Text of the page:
Interestingly when I took a Segway tour the instructors taught it as leaning forward or back, so that apparently is a good metaphor for an operator to use who is not so interested in delving into what's really happening :-) —Preceding unsigned comment added by 220.127.116.11 (talk) 07:08, 9 February 2011 (UTC)
NOTE: A new page Segway Inc. has been created with content about this company (history, different models, profitability, etc.) moved from this page Segway PT to the new page Segway Inc. if it relates to the company, rather than specifically to the Segway PT. This includes: company history, model line-up, other sectors (such as robotics), financial performance etc. Any help and assistance in improving these two pages is appreciated!
Enquire (talk) 03:17, 29 November 2010 (UTC)
Recall and safety issues
I came to Wikipedia looking for information about the recall, referenced in passing in a column that I was reading, but there isn't any information here. There is at Segway Inc.. There is also a safety section there, which might fit nicely with the restrictions section. Should we add a "safety and recall" section, maybe merged with the restrictions section. I don't know enough to edit. I agree that this is too positive an article. It needs a bit more information about controversies and why the Segway hasn't lived up to its promise (hype?).--Bruce Hall (talk) 06:14, 16 February 2011 (UTC)
Proposed new category: "Self-balancing personal vehicles" ?
There appear to be at least four articles about vehicles of a similar type; I think it would be handy to have a category to place them in. Any reason why not, and does the name seem reasonable? Thanks, NapoliRoma (talk) 20:22, 18 March 2011 (UTC)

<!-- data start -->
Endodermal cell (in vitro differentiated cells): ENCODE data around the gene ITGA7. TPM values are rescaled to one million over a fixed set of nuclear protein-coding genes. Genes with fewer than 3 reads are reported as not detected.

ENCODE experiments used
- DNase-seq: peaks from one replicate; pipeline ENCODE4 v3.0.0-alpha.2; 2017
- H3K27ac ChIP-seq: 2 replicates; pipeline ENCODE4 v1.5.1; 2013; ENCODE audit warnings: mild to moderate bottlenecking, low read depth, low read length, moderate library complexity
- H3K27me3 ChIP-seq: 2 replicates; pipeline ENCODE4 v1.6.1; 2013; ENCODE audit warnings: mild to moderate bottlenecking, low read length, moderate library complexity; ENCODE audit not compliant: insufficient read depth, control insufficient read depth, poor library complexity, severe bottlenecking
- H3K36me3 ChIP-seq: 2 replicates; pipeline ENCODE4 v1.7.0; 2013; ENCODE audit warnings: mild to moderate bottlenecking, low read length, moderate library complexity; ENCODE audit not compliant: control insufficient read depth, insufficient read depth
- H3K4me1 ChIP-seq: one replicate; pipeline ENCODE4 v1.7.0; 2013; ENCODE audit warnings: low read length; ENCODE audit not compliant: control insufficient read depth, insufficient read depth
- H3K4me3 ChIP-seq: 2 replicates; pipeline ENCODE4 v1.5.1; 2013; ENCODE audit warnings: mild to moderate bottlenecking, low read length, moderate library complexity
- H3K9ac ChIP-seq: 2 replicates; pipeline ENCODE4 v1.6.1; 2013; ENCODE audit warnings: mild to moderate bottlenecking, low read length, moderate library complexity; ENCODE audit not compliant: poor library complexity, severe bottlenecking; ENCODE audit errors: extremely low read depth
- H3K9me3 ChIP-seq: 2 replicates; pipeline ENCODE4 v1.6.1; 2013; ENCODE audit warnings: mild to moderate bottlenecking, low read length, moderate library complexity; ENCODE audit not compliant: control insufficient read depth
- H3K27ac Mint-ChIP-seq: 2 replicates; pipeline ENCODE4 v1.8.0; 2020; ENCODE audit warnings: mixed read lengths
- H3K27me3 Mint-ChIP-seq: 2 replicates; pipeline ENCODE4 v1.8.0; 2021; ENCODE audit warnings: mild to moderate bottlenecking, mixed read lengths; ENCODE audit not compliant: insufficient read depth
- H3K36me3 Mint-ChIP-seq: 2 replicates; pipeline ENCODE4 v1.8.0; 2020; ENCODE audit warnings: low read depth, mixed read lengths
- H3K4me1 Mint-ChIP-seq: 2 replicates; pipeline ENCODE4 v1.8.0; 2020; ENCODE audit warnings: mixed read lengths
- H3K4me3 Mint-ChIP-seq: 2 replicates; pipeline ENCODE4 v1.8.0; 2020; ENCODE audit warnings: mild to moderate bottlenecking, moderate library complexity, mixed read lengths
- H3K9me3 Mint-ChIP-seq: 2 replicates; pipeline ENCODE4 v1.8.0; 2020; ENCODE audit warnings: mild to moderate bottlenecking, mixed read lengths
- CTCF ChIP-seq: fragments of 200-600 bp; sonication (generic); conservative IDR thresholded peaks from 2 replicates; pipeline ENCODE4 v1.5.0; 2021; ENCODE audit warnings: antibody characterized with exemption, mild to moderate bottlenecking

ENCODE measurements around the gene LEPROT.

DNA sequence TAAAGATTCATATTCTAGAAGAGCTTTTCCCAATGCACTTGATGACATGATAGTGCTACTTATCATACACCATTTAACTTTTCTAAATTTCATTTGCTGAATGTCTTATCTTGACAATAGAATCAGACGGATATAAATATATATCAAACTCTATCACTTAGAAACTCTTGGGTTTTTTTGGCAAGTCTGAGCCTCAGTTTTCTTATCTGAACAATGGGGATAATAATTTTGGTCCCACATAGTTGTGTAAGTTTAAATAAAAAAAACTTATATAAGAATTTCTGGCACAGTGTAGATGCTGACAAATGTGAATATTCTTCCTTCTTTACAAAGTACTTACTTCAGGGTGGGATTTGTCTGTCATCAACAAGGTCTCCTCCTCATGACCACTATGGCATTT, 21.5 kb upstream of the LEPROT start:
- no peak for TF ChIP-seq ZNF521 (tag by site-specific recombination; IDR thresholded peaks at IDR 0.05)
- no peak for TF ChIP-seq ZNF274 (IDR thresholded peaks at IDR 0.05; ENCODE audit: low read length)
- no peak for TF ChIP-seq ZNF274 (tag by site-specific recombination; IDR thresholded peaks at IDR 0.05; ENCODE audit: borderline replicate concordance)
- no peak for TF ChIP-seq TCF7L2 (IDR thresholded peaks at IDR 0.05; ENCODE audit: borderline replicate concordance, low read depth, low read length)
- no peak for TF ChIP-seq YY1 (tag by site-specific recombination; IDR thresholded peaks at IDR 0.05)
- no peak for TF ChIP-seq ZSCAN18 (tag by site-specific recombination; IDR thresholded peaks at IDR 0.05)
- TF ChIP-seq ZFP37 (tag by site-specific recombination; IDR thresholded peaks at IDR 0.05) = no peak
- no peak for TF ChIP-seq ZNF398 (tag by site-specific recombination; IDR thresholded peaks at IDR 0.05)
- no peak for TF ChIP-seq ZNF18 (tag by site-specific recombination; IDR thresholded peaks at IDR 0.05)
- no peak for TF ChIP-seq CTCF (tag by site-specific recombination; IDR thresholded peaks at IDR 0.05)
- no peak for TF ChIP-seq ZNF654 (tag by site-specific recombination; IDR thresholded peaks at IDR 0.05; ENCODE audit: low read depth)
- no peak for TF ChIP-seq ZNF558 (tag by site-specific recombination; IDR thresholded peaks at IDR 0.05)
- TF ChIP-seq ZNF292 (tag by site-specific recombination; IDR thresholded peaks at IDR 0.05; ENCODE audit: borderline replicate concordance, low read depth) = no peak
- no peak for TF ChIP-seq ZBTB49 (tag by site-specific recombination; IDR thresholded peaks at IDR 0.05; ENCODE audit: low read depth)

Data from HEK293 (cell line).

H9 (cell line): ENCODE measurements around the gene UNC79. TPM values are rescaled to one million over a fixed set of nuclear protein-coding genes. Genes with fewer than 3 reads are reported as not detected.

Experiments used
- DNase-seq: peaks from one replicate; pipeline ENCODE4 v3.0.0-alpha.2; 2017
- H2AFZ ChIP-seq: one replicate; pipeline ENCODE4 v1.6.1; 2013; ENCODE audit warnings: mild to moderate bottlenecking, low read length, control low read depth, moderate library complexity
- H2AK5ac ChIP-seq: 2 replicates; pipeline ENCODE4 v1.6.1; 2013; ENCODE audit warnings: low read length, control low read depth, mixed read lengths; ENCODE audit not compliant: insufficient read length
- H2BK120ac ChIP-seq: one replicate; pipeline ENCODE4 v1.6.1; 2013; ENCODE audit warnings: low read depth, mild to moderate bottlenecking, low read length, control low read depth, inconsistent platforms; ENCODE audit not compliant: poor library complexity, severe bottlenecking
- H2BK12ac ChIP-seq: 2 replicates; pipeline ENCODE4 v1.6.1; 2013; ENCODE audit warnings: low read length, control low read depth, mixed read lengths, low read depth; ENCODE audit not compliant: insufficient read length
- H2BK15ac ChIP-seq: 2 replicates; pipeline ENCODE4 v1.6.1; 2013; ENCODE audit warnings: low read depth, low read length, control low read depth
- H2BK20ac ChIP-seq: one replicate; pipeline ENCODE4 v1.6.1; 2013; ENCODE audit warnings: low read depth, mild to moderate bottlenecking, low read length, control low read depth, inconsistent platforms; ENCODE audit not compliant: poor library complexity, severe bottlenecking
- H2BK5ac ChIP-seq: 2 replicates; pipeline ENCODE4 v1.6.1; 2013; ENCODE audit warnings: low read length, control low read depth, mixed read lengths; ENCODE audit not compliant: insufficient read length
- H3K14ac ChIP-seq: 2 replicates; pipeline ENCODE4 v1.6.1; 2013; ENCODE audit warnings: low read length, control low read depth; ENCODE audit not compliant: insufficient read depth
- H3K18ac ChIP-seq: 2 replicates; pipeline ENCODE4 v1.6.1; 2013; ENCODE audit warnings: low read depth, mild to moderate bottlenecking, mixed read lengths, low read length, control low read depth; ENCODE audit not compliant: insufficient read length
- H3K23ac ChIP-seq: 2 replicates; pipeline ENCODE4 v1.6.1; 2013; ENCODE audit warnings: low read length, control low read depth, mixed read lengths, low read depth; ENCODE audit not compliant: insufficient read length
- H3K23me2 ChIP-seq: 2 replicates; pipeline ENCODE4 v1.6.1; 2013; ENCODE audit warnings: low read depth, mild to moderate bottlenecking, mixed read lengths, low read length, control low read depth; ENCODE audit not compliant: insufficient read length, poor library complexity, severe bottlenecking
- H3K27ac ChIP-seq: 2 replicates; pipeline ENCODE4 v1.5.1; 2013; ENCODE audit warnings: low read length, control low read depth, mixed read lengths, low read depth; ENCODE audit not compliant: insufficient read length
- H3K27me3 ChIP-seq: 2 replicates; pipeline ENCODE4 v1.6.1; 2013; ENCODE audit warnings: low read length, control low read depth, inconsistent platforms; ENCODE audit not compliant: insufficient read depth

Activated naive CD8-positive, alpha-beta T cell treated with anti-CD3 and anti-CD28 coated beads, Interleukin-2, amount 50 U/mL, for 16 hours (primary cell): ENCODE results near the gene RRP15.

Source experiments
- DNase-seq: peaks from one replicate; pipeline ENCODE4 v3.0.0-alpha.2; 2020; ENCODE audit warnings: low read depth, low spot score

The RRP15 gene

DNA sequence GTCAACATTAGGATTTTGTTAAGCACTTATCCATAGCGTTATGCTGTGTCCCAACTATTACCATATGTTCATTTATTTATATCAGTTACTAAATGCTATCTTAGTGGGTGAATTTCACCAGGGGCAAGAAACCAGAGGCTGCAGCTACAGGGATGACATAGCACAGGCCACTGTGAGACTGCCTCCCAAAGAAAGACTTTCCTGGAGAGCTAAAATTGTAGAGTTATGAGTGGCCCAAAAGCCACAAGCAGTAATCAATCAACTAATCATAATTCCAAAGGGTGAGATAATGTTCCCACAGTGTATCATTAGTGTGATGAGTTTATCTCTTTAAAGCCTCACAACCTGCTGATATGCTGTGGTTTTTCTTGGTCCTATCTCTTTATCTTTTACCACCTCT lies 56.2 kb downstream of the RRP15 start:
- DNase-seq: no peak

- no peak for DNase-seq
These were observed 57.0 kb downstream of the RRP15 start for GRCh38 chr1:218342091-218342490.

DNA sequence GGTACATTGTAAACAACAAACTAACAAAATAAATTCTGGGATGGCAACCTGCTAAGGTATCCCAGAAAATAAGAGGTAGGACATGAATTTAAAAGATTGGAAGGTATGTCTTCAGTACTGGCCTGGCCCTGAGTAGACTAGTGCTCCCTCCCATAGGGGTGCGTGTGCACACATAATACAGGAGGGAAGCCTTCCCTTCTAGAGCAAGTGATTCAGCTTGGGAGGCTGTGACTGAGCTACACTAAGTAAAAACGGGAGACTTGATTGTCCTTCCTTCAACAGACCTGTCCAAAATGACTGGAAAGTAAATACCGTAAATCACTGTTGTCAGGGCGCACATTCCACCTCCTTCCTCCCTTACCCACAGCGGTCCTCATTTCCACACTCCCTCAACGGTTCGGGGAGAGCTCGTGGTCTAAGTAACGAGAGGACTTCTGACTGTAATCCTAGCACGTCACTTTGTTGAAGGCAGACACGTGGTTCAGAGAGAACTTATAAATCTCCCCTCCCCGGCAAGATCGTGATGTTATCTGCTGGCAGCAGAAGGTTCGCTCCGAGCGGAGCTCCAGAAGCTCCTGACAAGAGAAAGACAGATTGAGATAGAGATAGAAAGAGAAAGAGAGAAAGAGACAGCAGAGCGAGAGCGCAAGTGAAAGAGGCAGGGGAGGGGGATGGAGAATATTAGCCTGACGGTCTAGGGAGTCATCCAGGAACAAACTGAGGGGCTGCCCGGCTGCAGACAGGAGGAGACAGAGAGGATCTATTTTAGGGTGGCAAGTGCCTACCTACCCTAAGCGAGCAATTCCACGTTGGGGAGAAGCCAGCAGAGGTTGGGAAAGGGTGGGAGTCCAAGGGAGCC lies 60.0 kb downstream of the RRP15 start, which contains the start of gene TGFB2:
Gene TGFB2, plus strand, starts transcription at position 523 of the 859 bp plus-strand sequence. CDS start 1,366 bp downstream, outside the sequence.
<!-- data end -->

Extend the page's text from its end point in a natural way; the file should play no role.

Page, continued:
All criticism was removed in 2008 but it can still be integrated into the article. It is a real shame how much has been needlessly deleted in this article over time. All the sales information, etc.
- When it was launched in December 2001 the annual sales target was 40,000 units,  the company also expected to have sold between 50,000 to 100,000 units in the first 13 months. Optimism was also found among Segway Inc's investors, inventor Dean Kamen predicted that the Segway "will be to the car what the car was to the horse and buggy" and John Doerr, a venture capitalist who invested in the company, predicted that Segway Inc would be the fastest company to reach $1 billion in sales. Despite those targets and predictions only about 30,000 Segways were sold from 2001 to 2007.
- Critics point to Segway Inc's silence over its financial performance as an indication that the company is still not profitable, a fact which is possible given that around $100 million were spent developing the Segway.
Other information removed: 
- That sales information is definitely beneficial to the article! The line about critics pointing to Segway Inc's silence over its financial performance is probably objectionable, since it implies something that may or may not be true.
- This article does seem to have a history of having any criticism or embarrassing facts about the Segway removed, even if presented from a neutral point of view. It's almost as if people with a vested interest in the Segway keep editing the article to exclusively show the Segway in a positive light, thereby violating the neutrality of this article. --Dulcimerist (talk) 10:54, 19 March 2012 (UTC)